[..]Landmines have a number of military uses. They are typically used to channel opposing armies away from particular areas and into others. A minefield can force an enemy to turn, which exposes their flank and makes them especially vulnerable, says Vincent Brooks, a retired general who commanded American forces in South Korea in 2016-18. They can also be used to “canalise” the enemy, channelling attackers into unfavourable terrain, where they may be more exposed to concentrated artillery fire. But for all that, America has made little use of landmines in the past three decades, having cleared its last minefield, at the Guantanamo naval base in Cuba, in 1996-99 and having used a single APL in Afghanistan in 2002 (the purpose is unknown).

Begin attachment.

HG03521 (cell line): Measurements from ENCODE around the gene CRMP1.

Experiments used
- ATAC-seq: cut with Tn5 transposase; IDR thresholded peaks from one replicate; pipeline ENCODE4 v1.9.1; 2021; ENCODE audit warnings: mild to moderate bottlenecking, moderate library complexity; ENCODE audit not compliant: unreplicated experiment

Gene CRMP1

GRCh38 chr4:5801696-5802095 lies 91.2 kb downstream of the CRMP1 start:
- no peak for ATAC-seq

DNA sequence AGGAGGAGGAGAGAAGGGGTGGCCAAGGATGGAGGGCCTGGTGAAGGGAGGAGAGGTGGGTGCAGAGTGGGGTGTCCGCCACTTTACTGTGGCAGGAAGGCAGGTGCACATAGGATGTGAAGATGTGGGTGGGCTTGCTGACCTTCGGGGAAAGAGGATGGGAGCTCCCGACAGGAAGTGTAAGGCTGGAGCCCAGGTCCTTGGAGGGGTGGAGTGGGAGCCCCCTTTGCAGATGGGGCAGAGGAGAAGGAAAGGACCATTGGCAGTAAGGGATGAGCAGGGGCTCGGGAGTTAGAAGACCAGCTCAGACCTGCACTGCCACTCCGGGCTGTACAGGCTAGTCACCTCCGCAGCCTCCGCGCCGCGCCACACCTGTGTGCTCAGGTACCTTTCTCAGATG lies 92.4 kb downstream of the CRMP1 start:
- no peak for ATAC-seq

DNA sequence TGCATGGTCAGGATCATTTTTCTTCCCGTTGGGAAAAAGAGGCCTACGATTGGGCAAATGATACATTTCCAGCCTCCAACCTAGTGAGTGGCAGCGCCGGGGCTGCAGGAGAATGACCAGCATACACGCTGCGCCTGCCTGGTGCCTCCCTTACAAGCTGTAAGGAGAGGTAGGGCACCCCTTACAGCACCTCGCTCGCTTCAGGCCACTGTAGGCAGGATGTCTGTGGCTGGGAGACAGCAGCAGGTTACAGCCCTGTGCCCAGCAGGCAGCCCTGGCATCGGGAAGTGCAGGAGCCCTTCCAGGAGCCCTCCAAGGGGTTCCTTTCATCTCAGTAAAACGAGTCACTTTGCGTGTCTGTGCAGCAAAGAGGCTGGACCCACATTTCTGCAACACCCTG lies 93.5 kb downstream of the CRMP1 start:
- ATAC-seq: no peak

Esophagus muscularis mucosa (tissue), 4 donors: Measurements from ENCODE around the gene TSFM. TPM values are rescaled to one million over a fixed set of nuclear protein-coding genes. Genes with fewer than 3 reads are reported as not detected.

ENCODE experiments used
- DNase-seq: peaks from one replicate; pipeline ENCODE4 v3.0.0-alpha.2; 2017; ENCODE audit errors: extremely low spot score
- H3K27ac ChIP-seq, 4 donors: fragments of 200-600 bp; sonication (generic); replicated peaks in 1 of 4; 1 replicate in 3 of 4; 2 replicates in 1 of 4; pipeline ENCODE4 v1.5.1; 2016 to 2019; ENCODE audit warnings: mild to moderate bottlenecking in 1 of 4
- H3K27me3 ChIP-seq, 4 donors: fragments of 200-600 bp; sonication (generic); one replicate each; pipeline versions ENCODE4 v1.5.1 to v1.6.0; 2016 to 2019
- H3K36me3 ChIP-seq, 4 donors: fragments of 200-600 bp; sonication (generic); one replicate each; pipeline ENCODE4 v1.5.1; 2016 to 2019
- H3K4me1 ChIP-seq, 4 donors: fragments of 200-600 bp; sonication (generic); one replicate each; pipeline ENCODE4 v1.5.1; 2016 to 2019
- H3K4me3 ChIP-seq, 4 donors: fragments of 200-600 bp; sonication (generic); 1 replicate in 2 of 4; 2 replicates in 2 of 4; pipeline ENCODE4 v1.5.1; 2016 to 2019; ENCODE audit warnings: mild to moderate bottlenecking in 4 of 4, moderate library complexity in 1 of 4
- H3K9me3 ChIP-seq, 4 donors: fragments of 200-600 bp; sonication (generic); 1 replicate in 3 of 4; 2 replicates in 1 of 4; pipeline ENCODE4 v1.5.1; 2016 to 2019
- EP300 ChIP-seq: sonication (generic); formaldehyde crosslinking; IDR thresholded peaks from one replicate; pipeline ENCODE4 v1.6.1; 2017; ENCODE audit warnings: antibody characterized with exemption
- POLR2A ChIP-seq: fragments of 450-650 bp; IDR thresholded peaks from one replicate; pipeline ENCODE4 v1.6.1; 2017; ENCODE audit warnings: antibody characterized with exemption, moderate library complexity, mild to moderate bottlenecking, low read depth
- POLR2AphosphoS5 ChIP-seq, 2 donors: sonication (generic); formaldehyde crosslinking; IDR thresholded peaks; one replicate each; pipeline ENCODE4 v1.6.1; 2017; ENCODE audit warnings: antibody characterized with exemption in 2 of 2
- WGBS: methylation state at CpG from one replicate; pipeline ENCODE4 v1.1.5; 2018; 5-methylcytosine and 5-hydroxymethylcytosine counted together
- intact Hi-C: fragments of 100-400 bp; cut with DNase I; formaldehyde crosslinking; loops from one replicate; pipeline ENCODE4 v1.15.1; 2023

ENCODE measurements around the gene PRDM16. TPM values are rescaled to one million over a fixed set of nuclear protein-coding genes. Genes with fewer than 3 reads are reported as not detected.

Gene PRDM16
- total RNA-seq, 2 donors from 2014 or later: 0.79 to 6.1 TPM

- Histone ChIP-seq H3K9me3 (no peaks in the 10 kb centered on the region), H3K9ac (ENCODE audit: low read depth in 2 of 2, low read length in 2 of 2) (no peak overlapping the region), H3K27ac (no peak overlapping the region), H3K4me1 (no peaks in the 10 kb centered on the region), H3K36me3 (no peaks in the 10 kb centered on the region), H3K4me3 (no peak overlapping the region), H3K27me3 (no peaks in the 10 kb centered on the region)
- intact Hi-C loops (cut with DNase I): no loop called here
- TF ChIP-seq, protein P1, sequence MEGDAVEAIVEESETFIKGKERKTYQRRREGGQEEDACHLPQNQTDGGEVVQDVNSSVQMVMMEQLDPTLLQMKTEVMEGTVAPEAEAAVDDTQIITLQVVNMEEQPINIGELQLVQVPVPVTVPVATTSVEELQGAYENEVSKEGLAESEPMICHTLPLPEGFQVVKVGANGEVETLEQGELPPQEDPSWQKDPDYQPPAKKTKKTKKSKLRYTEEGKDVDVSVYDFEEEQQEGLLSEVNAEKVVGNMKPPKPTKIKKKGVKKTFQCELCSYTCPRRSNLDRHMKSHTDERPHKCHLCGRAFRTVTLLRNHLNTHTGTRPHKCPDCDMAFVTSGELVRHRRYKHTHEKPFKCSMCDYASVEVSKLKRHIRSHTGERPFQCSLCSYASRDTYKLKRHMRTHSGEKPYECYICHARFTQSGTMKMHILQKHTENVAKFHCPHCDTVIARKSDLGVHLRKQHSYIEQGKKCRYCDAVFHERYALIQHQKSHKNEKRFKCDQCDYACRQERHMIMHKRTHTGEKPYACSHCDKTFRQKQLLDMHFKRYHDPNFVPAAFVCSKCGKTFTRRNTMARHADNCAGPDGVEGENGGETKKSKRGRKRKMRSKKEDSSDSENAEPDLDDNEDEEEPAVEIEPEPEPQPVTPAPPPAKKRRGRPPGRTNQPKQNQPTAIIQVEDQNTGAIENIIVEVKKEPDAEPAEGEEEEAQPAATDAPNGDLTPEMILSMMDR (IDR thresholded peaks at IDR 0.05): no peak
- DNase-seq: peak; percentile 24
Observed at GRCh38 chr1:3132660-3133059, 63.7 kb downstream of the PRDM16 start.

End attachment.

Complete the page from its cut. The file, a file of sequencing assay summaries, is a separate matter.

Why has Mr Trump decided he needs them now? The memorandum setting out the change in landmine policy opens by pointing to “the re-emergence of long-term, strategic competition”, language that the Pentagon typically uses to refer to China and Russia. Some experts suggest that the need to slow and disrupt a possible Russian offensive through eastern Europe is a possible rationale, especially because NATO’s strategy relies on buying time to reinforce its frontline positions. [..]
avots, The Economist